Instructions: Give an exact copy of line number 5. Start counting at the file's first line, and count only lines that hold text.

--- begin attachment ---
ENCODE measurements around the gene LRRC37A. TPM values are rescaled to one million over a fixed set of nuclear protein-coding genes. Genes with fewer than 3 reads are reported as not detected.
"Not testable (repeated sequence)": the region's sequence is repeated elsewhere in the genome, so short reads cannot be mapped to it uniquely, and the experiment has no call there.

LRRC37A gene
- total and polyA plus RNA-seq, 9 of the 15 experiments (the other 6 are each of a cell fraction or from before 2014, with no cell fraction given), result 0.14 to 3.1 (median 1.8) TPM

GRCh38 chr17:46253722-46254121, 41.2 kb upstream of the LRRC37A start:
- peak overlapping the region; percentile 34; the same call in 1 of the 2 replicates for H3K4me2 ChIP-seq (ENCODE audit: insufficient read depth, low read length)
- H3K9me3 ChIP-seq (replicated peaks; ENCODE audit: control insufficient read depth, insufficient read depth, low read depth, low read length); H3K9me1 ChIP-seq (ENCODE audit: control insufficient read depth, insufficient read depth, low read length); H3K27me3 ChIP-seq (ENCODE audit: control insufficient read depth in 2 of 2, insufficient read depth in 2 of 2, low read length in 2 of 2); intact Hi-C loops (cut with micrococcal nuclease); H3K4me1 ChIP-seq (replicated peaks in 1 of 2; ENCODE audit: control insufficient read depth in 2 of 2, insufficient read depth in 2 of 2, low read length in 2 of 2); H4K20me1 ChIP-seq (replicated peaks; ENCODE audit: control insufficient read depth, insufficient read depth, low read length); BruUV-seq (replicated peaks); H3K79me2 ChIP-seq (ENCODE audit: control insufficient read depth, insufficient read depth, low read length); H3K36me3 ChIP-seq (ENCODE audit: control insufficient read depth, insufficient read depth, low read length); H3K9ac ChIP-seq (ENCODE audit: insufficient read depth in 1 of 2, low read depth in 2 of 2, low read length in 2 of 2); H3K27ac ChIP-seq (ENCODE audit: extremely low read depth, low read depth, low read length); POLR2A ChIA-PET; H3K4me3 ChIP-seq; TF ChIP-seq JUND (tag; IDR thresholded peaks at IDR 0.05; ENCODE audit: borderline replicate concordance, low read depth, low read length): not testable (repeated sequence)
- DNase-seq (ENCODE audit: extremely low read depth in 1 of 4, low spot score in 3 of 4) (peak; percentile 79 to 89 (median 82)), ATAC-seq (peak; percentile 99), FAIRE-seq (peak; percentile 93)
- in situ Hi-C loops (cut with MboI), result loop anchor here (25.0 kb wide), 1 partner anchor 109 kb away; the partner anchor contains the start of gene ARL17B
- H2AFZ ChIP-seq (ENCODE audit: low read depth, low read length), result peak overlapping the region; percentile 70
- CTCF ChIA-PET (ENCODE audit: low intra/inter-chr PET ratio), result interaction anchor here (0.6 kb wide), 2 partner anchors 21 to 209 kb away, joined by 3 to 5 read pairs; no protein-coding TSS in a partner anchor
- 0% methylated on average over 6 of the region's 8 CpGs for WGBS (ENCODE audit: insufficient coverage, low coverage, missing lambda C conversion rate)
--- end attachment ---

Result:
GRCh38 chr17:46253722-46254121, 41.2 kb upstream of the LRRC37A start: